Special Reports

World Union of Scholars meets in Qatar

By Our Own Correspondent

Doha (Qatar): Muslim World’s most influential non-governmental organisation, the International Union of Muslim Scholars (IUMS), headed by the most respected contemporary Muslim scholar Shaikh Yusuf Al-Qaradawi, held the fourth meeting of its board of trustees in this city which has seen unprecedented transformation and progress during the last two decades. Thirty seven IUMS trustees (out of a total of 52) met here during 15-16 December to discuss a variety of issues and problems of the Muslim World and Muslim minorities. Members present included such luminaries as the head of the Tunisian ruling Nahda Party Shaikh Rashid Al-Ghannoushi, former Mauritanian minister and scholar Shaikh Abdullah Ben Bayyah, Ibadi Mufti of Oman Shaikh Khaleeli, former Sudanese minister Prof. Isam Al-Basheer, former speaker of the Indonesian Parliament Dr Hidayat and many leading scholars from around the world. From India, MG editor Dr Zafarul-Islam Khan participated. The other IUMS trustee from India, Prof. Siddiq Hasan, could not participate due to bad health.
 
Yusuf Al-Qaradawi speaking

The meeting started with a keynote address by IUMS President Shaikh Qaradawi in which he explained the history and ideas behind the IUMS and how no Arab or Muslim country was ready to allow its registration which led them to register it in Ireland  in 2004 but today it has been registered in Qatar with the permission of its Emir. Qaradawi said the IUMS has stood firmly behind the revolutions in the Arab countries known as “Arab Spring” and will continue to do so as well as offering its support to the Muslim causes all over the world. He announced that in order to place the IUMS on a firm footing, he is working on an ambitious plan to have waqfs dedicated to the organisation in a number of countries. Valuable chunks of land have already been donated to the organisation in a number of countries like Qatar and Sudan where properties will be developed so as to ensure a steady revenue to fund the various activities of the IUMS.

Shaikh Qaradawi announced that in a major initiative, IUMS will hold an international conference to stop attacks on religions. He said it it not just the question of protecting Islam but all religions should be respected and no one has the licence to make fun of any religion. He hoped that an international law could be promulgated through the efforts of Muslim countries to this effect.

A group photo

IUMS general secretary Shaikh Ali Al-Qurahdaghi presented a detailed account of the organisation’s work in various field during the previous period. Lebanon’s Shaikh Ahmad Al-’Umari presented the report of the IUMS’ Jerusalem Committee while Saudi Arabia’s Prof. Abdul Wahhab Nurwali presented the report of the Minorities and Issues Committee and announced that a conference on Muslim minorities will be held in Berlin within a year. He also announced that IUMS’ virtual university (www.iumsu.com) is ready to start functioning in the near future.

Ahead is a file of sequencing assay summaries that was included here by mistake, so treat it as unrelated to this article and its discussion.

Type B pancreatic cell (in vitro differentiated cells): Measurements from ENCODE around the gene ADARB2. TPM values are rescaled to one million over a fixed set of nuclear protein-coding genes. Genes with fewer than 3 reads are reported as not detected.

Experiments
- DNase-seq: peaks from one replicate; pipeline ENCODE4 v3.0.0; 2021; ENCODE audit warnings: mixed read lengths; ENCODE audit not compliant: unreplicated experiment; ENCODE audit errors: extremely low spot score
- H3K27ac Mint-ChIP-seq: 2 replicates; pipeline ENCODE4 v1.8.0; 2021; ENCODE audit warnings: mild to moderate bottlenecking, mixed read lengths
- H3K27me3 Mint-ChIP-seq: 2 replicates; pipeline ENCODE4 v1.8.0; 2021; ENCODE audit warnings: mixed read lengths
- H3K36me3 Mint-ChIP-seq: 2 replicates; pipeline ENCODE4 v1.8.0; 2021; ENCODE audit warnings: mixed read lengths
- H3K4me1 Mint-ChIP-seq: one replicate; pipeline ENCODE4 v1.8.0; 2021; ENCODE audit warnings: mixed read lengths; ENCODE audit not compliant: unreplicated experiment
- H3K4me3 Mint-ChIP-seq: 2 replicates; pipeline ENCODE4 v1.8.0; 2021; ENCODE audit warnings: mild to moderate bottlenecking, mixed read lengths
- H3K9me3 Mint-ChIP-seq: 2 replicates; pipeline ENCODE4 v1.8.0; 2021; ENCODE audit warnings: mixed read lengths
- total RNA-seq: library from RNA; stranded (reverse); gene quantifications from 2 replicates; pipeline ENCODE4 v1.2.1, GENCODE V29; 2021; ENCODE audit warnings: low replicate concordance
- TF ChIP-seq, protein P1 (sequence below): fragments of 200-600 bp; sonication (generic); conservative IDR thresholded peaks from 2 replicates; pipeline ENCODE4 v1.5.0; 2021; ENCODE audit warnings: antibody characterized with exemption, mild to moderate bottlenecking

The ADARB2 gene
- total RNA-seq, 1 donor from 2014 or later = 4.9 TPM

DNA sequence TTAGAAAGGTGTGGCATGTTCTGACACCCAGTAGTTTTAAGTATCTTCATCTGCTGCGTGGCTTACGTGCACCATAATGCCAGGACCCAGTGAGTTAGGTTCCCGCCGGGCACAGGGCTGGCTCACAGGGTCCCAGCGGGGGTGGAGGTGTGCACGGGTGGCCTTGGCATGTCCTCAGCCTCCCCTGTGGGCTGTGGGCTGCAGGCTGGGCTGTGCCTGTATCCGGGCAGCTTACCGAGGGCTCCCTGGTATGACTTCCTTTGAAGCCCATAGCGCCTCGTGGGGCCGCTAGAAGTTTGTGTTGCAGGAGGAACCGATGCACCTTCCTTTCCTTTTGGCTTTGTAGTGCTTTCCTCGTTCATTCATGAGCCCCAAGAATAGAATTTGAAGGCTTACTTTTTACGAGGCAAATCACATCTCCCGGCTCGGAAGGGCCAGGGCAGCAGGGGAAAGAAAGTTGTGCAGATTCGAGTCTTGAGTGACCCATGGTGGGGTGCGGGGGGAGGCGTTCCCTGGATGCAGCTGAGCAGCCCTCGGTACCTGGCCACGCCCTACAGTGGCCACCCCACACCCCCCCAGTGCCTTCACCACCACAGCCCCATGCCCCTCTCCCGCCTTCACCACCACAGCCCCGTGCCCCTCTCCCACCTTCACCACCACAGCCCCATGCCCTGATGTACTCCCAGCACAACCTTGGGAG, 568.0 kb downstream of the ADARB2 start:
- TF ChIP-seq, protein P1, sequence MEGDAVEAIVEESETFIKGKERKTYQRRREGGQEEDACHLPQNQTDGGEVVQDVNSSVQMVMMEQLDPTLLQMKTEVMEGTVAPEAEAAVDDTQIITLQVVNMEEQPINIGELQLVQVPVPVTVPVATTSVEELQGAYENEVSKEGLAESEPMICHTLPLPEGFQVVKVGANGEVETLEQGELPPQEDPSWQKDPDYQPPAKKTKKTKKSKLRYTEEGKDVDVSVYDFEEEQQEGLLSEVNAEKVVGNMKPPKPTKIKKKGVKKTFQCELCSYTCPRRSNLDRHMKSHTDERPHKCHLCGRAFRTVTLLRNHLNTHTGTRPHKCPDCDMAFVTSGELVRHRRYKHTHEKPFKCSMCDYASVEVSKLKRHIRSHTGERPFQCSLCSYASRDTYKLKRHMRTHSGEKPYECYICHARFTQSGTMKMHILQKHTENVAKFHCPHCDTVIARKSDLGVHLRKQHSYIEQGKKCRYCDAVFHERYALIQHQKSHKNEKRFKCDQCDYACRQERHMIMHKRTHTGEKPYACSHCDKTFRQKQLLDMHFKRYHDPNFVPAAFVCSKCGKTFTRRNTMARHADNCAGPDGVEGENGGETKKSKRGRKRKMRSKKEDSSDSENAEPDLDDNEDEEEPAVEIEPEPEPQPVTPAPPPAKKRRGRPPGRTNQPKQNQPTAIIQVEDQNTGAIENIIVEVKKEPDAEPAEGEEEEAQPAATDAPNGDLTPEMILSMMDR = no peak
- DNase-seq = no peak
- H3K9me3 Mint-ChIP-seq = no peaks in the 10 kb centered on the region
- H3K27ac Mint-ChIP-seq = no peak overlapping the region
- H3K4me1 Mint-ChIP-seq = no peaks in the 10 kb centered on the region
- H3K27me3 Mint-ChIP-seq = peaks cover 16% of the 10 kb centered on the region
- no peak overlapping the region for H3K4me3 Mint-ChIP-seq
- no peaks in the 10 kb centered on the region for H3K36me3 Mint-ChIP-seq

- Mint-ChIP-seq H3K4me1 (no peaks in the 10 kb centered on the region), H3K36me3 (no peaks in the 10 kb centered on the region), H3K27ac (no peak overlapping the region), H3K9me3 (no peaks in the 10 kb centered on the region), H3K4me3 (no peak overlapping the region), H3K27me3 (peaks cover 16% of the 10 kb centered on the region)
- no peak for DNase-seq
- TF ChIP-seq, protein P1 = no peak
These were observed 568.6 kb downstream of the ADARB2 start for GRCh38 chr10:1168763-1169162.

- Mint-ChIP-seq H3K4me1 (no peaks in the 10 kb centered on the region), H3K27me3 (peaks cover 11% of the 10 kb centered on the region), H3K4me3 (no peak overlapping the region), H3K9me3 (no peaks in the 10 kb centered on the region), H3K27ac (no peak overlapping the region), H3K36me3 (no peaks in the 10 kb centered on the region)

Noted scholar Shaikh Ben Bayyah opined that the Muslim World is now functioning under a new social contract. He said, in the post-colonial period we have reverted to the Age of the Constitution of Madina and the “Age of Jizya” which had started with the Islamic conquests came to an end with the advent of the colonial period. He came down strongly on the Salafis in the Arab World and described them as the new Zahirites who do not understand the delicate balances and do not know that the rules of Islamic politics, compiled as Al-Ahkam al-Sultaniah, are mere ideas and opinions formulated by scholars of yester-years and these do not bind us. He said that the so-called Islamic Revolutionaries in Mali are applying Shari’ah on a hapless and poor population which is living in an abode devoid of peace and security.

Zafarul-Islam Khan speaking

Noted scholar and a preacher of the ideology of Wasatiyah (moderate or middle path), Prof. Isam Al-Basheer of Sudan announced that he is overseeing the compilation of a dictionary of ideas to educate the Ummah about Wasatiyah. This is one of the projects coopted by the IUMS. Prof. Al-Basheer also announced that he is working on a charter of Islamic activism which will be shared with Muslim organisations all over the world. Shaikh Qaradawi quipped here that this is the age of sandwiches and light meals. He said that our hearts should be big enough to accept those who oppose us or do not rise up to our standards. He announced that the IUMS will soon have its own centre of research and studies.

Prof. Abdul Majeed Al-Najjar, a member of the Tunisian parliament, said that earlier we were talking about ideas and ideologies and now we have regimes and governments searching for ways to put those ideas into action.